Delhi, India’s capital, is home to an estimated 20 million people. A compelling hotch-potch of ancient and modern, it holds the vestiges of at least seven great urban centres: Afghan mausolea crumble on traffic roundabouts; millennia-old fort walls stand next to eight-lane expressways; and Sufi shrines huddle beside concrete flyovers.
More amazing still is the fact that so many cultural transmissions from Delhi’s past eras endure. Five-star hotels host recitals by ghazal singers, sarod players and kathak dancers whose arts have been painstakingly preserved since the days of Mughals. Echoes of the British Raj abound, too, from 1930s elegance of the Imperial Hotel to the uniforms of the sentries strutting down Raj Path.
The most evocative place to gets one’s bearings has to be the Jama Masjid, the magnificent sandstone and white-marble ‘Friday Mosque’ constructed by Emperor Shah Jahan in Old Delhi. Climb one of its minarets for a matchless view over the surrounding roofscape to the ramparts of the Red Fort, where the Mughals held court in a hidden world of cusp-arched pavilions and pillared audience halls. From there, make the most of the city’s clean, efficient metro to travel across town to the National Museum, with its priceless collection of Indian antiquities, and on to Delhi’s southern fringes where the exquisitely carved Qtub Minar has dominated the skyline since 1202 AD.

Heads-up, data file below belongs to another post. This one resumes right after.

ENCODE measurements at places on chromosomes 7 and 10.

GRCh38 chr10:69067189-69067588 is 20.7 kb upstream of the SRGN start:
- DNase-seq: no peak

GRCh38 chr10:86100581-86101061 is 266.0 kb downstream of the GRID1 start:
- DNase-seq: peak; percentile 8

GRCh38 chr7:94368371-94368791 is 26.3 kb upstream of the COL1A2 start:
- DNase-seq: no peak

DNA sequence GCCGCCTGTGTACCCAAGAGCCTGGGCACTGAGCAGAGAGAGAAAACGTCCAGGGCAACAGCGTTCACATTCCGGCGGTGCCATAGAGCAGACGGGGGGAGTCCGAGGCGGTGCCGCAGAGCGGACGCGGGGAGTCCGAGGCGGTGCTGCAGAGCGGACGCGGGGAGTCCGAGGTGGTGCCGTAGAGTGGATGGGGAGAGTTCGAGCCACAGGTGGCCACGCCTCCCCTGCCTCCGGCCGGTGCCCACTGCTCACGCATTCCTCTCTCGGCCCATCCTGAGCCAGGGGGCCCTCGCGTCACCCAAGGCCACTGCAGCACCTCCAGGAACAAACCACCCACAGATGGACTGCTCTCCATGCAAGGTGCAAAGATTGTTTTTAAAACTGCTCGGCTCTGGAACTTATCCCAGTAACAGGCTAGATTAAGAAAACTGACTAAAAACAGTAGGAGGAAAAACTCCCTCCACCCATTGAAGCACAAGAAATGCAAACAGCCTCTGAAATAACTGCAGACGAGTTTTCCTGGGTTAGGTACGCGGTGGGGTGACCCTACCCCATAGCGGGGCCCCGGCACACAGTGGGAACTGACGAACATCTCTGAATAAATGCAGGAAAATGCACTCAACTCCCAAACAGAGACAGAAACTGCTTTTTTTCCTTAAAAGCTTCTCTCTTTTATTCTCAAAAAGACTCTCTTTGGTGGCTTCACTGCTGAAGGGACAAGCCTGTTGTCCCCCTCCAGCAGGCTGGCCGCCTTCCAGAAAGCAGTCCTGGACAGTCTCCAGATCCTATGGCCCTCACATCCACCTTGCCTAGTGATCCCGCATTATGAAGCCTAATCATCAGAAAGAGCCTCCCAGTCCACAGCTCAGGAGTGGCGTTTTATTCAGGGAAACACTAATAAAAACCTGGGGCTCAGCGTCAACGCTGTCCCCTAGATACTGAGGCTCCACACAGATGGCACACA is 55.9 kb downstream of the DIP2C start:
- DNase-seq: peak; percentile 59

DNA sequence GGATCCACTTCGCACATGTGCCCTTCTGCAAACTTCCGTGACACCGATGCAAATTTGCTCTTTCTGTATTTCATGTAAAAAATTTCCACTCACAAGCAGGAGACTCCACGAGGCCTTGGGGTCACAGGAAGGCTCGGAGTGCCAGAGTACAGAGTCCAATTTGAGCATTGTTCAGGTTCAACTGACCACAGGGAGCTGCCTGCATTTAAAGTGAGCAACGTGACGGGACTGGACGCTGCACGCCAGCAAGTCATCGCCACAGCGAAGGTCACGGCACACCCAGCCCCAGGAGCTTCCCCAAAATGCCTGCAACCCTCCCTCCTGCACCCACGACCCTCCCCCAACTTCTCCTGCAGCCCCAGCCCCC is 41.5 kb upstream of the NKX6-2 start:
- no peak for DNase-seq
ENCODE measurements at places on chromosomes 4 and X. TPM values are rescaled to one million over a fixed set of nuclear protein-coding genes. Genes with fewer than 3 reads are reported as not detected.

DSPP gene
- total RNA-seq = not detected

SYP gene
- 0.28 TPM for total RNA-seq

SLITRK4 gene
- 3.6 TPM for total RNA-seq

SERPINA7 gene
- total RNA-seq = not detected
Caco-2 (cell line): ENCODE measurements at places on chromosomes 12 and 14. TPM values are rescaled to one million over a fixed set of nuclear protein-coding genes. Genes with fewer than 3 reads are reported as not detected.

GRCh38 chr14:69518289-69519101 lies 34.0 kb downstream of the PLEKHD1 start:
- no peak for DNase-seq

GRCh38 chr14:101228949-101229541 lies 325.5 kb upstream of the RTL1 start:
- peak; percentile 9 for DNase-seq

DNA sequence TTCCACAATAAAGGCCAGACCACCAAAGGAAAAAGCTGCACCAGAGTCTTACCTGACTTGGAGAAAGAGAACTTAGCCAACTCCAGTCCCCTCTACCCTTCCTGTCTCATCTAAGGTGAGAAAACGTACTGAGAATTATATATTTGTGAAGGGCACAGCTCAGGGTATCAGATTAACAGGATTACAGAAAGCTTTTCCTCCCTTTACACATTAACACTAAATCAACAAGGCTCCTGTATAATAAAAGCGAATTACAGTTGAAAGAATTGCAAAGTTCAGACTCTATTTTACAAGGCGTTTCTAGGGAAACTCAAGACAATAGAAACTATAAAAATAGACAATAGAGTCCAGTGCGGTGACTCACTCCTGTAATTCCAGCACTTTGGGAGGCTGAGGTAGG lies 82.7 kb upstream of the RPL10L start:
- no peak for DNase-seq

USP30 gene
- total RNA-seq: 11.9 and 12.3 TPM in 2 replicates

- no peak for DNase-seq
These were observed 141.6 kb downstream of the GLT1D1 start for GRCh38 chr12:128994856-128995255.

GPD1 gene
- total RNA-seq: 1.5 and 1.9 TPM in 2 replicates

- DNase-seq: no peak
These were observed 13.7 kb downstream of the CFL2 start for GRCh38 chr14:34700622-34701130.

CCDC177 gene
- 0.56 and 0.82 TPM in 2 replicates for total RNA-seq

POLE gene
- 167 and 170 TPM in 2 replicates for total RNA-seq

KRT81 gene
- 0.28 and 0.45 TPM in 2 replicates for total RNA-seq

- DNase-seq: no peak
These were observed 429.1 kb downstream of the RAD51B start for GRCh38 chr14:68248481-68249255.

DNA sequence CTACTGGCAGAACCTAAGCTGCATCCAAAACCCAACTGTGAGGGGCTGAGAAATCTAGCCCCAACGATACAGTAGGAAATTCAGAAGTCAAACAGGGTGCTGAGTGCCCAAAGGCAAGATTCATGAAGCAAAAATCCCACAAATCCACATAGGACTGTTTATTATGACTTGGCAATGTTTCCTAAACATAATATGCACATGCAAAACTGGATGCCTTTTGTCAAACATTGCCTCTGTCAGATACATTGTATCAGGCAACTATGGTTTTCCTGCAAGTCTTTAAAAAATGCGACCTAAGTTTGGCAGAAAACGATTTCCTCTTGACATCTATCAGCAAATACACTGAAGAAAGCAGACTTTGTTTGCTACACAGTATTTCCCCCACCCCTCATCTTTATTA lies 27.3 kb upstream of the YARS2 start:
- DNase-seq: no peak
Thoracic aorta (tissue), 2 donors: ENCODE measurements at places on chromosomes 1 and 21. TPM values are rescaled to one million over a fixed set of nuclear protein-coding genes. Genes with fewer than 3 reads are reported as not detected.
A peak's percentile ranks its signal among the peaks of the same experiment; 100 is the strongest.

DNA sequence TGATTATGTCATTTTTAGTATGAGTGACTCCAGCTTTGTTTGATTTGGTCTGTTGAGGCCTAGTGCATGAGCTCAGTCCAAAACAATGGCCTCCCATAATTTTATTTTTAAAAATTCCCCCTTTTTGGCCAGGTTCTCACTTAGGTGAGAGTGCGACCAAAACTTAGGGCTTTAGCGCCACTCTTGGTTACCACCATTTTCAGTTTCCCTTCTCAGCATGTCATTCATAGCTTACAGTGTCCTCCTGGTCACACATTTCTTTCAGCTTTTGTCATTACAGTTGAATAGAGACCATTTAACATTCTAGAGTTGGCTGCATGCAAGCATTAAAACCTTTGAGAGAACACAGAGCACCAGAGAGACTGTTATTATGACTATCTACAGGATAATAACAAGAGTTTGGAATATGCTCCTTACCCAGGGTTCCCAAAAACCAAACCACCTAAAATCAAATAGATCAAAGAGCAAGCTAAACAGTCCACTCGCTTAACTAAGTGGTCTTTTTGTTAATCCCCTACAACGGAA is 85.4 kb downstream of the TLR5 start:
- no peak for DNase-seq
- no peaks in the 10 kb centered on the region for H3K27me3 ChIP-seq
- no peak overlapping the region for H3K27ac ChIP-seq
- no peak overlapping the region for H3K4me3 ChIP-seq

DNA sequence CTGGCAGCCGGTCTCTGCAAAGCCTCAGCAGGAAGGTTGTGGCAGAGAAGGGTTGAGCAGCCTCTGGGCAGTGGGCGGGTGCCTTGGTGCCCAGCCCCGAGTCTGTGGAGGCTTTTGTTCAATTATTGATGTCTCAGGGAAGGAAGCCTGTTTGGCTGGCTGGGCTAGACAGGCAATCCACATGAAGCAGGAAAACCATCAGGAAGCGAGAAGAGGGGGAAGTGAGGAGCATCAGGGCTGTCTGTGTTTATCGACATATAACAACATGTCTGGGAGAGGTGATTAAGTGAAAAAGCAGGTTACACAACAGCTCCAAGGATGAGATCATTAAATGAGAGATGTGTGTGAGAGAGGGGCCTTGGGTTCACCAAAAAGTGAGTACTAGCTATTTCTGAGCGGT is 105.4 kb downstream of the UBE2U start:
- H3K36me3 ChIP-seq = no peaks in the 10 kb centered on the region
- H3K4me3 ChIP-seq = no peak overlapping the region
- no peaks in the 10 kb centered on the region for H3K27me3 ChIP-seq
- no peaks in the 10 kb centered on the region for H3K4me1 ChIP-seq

Evenings may be spent listening to the infectious Sufi rhythms of qawwali at the shrine of Nizammuddin, souvenir hunting in the backstreets of Hauz Khas or dining in some of India’s most sophisticated Mughlai restaurants.
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